Many scientists have come to recognize the essential role of information in life. For instance, OOL researchers Sarah Walker and Paul Davies have described the need for “information to gain causal purchase over matter.” In other words, preexistent information is required to direct the arrangement of molecules. And chemical and biomolecular engineer Yaşar Demirel has demonstrated the essential role of information in achieving and maintaining a cell’s low-entropy state. Yet no natural process can generate large quantities of meaningful information (here, here).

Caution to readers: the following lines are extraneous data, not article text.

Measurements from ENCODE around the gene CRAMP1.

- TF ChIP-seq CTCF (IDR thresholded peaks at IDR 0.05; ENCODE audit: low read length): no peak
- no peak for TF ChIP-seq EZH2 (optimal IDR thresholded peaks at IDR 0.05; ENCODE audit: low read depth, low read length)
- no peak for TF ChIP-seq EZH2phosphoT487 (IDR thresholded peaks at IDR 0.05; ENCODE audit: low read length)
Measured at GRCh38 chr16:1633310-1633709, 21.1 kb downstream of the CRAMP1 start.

I elucidate the implications of this evidence in The Mystery of Life’s Origin: the Continuing Controversy as follows:
In summary, the formation of the original cell cannot plausibly be explained by any undirected process. In addition, its minimal requirements demonstrate unmistakable signs of intelligence. In any other context, the identification of a nanotechnology vessel capable of energy production, information processing, and the other identified requirements would immediately be recognized as a product of design by any reasonable criteria. In particular, cellular structures and operations demonstrate unmistakable evidence of foresight, coordination, and goal direction, which are telltale signs for intelligent agency.